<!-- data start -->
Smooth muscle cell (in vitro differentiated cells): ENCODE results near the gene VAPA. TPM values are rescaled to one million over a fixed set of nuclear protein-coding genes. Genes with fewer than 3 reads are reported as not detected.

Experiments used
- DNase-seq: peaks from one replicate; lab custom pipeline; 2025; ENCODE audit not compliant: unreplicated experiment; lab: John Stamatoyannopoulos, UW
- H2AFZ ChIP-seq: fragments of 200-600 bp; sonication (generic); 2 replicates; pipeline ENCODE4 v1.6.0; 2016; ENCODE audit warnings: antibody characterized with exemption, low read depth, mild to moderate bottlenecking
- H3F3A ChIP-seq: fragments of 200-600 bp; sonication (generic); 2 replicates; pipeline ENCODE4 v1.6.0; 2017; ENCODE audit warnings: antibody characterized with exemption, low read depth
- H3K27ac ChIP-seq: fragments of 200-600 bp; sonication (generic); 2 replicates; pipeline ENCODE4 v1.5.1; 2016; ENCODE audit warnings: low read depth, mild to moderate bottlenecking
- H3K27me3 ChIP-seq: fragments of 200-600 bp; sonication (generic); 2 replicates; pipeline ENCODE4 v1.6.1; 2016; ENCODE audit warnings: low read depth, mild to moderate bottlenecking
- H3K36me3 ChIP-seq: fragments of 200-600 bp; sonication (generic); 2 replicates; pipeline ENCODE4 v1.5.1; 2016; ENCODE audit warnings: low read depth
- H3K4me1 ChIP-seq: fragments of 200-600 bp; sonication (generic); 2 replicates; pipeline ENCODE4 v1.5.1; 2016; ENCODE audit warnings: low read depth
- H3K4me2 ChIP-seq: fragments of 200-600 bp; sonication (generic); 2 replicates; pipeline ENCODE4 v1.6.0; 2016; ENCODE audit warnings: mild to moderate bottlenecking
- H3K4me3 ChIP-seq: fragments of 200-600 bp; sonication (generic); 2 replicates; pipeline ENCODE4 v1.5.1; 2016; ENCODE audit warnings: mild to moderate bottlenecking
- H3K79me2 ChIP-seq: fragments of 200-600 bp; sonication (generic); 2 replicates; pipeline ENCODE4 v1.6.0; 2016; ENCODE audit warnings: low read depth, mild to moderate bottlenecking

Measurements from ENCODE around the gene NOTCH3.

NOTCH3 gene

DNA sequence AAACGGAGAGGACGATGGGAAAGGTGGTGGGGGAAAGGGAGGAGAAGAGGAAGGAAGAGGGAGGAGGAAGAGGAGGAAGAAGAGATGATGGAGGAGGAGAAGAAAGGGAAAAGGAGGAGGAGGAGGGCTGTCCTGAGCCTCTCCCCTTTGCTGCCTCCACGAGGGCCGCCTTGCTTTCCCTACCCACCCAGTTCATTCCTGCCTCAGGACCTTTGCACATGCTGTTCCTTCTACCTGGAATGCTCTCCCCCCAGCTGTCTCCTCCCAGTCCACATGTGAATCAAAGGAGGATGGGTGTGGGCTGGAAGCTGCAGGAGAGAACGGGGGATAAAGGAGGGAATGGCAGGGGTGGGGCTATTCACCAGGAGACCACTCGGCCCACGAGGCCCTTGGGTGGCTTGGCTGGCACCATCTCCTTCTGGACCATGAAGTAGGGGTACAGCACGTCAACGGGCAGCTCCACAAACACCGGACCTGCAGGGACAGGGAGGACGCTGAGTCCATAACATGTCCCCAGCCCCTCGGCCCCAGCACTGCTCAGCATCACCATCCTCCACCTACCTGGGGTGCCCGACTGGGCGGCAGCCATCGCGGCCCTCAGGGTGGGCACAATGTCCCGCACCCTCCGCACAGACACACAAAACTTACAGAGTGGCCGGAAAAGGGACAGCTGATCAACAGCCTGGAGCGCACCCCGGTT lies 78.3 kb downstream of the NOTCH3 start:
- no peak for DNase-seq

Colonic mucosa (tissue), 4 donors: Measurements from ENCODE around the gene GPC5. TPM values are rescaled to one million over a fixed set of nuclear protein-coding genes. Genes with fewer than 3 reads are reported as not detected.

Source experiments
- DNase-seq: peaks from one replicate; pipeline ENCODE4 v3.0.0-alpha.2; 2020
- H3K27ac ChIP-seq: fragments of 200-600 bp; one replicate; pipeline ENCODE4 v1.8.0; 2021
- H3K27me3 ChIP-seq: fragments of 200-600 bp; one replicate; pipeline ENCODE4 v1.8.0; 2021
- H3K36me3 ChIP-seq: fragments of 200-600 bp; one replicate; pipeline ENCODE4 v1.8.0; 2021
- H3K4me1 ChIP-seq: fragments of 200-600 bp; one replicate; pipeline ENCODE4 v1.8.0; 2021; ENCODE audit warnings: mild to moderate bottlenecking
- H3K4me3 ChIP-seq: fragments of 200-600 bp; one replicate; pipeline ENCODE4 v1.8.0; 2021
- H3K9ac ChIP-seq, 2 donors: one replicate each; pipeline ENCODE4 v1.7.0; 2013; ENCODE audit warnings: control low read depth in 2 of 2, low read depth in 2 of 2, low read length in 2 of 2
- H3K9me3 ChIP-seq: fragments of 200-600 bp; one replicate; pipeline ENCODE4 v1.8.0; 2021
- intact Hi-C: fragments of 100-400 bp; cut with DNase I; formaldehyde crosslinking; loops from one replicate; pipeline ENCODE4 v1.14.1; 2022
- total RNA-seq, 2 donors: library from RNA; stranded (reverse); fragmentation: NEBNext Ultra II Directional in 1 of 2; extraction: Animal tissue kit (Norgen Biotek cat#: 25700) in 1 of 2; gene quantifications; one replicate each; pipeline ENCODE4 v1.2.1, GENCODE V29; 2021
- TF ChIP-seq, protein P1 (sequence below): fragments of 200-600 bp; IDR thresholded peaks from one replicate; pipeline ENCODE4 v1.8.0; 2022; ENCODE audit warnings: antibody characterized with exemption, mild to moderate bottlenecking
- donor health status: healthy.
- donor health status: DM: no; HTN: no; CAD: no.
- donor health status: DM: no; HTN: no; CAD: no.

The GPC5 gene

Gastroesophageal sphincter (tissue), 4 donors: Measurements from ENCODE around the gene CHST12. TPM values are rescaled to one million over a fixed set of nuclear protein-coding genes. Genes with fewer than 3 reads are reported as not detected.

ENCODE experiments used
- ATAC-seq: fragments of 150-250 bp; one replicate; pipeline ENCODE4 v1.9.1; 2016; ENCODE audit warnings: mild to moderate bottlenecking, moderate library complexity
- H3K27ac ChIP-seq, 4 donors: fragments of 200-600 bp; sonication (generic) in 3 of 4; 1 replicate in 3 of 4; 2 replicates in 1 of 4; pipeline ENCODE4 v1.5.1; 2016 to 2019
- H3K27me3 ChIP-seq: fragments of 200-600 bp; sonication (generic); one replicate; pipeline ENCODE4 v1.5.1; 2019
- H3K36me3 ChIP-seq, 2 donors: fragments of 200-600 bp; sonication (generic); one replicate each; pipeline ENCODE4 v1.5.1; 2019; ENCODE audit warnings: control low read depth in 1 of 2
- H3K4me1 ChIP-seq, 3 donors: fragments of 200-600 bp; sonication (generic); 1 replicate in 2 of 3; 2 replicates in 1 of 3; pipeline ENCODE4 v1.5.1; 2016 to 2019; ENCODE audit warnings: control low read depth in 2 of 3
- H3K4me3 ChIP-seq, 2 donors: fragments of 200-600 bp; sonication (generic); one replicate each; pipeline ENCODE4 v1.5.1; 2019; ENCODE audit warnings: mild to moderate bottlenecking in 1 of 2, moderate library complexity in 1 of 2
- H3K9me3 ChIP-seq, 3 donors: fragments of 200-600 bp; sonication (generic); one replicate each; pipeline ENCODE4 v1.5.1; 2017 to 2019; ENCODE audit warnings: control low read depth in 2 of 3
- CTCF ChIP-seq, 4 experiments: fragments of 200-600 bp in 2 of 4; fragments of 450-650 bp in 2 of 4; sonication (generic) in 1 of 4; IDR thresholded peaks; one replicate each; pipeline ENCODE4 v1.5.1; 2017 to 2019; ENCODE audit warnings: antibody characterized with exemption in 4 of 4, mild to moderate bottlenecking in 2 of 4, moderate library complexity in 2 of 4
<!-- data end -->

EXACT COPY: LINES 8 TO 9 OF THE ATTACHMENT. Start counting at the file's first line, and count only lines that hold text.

- H3K36me3 ChIP-seq: fragments of 200-600 bp; sonication (generic); 2 replicates; pipeline ENCODE4 v1.5.1; 2016; ENCODE audit warnings: low read depth
- H3K4me1 ChIP-seq: fragments of 200-600 bp; sonication (generic); 2 replicates; pipeline ENCODE4 v1.5.1; 2016; ENCODE audit warnings: low read depth